by Kevin on July 28, 2009
It isn’t that hard for people to steal your content. Whether they opt to use an automated method or simply copying and pasting your content into another site, you can have your entire blog replicated within a matter of minutes after publishing. It’s a problem that all bloggers face.
The only way to truly combat the problem is by addressing it as soon as it arises. Sure, there may be times where it works in your favor, but that is only when there are links back to your site. Most times, it is a disappointment when you see others reading your content on blogs that have aggregated, or more appropriately, stolen your content.
Organizations have been setup to help combat the problem, but there are so many cases that it may never be fully addressed.
Depending on how often your content is stolen and to what extent your intellectual property has been infringed upon, you may have to pursue further legal action other than the steps below.
1. Determine the Sites that Have Stolen Content
The easiest part of the entire process is determining who has been stealing your content and in what manner. A Google search using text contained within a post is the best starting place. Enclose a group of sentences within quotes, then follow through to determine how many of these sites are actually replicating the content or taking a brief excerpt of it.
Obviously, doing a search for each of your posts, especially over the course of years can add up to a lot of wasted time. I also wouldn’t confront every individual offender, due to the fact that new cases spring up every day. It’s much like how you eliminate spam – try to attack as many of the biggest offenders as possible, then work your way down to the smaller ones.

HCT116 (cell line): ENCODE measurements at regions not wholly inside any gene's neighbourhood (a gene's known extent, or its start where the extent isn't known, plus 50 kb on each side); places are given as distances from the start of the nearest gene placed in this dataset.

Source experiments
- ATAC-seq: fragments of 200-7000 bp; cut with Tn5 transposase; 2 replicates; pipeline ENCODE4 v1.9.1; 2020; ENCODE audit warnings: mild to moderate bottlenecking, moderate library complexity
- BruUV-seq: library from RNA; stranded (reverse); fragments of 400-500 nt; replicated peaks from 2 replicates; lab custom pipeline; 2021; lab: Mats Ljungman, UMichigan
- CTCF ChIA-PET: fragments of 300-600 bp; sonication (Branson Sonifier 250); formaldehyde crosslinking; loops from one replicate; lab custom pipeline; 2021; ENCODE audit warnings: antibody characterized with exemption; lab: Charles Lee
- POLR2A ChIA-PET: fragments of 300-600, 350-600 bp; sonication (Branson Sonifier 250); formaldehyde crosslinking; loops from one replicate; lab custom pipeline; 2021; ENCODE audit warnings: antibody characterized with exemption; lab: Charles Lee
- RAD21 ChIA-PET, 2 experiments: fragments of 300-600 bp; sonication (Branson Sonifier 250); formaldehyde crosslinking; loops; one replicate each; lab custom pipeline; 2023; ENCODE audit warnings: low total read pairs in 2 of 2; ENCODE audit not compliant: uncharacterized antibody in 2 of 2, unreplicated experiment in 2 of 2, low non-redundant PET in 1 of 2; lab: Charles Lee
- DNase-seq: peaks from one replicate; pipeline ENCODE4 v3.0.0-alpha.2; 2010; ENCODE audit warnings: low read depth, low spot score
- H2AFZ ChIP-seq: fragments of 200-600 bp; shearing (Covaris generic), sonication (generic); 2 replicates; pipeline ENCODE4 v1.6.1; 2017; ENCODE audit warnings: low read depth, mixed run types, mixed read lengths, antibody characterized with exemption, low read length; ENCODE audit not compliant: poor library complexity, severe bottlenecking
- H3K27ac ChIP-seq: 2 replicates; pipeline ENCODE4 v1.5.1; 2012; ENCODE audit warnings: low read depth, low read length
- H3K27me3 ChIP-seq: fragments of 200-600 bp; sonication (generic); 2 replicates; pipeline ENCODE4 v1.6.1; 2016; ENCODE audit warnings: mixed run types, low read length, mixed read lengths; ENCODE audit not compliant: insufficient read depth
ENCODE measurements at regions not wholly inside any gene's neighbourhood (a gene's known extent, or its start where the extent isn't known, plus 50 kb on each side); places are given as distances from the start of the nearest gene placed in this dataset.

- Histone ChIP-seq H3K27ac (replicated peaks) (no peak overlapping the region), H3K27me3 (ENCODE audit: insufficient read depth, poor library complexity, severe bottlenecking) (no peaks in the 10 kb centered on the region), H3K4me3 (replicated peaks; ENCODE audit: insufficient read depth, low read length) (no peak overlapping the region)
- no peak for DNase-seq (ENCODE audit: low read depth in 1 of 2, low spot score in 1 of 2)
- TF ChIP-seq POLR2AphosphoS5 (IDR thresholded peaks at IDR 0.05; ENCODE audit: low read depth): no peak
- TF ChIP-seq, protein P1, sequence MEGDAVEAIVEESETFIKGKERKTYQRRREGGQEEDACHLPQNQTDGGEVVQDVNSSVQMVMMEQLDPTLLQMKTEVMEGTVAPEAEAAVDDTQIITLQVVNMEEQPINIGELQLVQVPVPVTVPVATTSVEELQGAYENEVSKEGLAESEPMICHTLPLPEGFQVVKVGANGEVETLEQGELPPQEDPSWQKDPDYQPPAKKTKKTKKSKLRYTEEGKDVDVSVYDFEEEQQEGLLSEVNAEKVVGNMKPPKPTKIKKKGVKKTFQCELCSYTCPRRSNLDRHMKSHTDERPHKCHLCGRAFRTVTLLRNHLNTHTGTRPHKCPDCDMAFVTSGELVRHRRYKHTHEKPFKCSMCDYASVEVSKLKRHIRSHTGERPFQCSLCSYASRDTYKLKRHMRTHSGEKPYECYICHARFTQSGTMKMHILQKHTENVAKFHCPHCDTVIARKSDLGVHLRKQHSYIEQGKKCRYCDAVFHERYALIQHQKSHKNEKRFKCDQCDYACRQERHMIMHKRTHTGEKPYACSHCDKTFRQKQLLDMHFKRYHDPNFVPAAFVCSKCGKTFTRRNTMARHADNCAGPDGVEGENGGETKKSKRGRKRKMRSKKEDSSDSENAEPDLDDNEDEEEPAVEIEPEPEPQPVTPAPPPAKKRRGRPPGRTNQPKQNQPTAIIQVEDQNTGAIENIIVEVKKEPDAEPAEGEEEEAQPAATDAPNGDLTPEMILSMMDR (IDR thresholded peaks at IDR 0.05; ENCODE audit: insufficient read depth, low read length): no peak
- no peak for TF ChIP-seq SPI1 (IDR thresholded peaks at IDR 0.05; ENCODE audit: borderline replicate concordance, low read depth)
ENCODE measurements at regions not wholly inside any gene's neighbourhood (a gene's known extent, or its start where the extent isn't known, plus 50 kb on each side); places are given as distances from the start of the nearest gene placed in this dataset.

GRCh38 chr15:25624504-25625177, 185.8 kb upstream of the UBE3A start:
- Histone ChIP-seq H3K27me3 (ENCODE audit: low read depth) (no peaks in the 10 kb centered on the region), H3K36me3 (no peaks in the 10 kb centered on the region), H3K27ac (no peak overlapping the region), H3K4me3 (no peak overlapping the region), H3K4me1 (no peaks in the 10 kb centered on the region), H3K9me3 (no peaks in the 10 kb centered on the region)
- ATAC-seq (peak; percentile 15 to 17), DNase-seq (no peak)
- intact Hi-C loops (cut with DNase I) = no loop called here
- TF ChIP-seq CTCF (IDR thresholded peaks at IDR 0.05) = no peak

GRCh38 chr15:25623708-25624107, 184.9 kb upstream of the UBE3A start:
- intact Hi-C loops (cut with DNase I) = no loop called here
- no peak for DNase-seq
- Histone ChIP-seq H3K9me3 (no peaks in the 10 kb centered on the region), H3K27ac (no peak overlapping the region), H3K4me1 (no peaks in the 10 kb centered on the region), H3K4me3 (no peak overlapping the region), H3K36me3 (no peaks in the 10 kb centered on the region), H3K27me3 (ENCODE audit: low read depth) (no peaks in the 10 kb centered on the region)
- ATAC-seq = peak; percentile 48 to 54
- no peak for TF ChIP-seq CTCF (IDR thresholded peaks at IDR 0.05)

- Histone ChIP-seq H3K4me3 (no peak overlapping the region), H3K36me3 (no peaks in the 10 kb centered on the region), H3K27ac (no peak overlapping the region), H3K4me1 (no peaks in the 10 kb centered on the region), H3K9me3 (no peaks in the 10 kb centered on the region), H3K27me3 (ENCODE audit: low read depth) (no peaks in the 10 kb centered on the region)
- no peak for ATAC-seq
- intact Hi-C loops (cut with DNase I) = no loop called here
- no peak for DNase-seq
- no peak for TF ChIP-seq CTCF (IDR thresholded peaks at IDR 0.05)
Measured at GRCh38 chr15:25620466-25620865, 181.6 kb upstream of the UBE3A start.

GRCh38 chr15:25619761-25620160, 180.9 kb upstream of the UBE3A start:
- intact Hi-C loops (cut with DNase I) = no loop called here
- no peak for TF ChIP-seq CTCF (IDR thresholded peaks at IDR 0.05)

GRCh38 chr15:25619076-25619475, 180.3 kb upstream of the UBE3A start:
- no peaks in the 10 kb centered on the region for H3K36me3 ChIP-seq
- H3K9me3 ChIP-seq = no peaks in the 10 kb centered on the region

Additionally, don’t stop with just your text-based content. If you have original images on your site that haven’t been licensed for redistribution or re-use, then you can also send notices out about these images.
2. Contact the Website Owner(s)
The next step is to contact the website owner(s) that may be harvesting your content. This may be a difficult process, but you won’t have too far to look in order to get in reach with someone that can handle the matter.
First of all, you want to look on their contact page, often found directly at theirsite.com/contact/. Otherwise, you’ll need to search the site for an address that they can be reached at.
A polite email should be sent to the owner of the website with your clear position that you do not want your content appearing on their site. I would suggest starting with this resource page with stock letters (PlagiarismToday).
Whois information is also publicly accessible, but you may again have trouble if the content scrapers know what they are doing. Often, it doesn’t cost too much more to completely block this information, and in some cases, fake addresses and contact information is supplied.
3. Go to the Hosting Provider
Hosting providers generally have to comply with the requests of those who feel their copyrights have been infringed upon. Again, some of the content scrapers operate from their own servers, so it can be a difficult process to finally get through to someone who can disable access to the particular pages or entire websites.
A list of business addresses, both online and offline, can be found on the U.S. Copyright Office Service Provider page. Find the name of the website hosting company on the list and directly contact them this way if your initial email request did not work.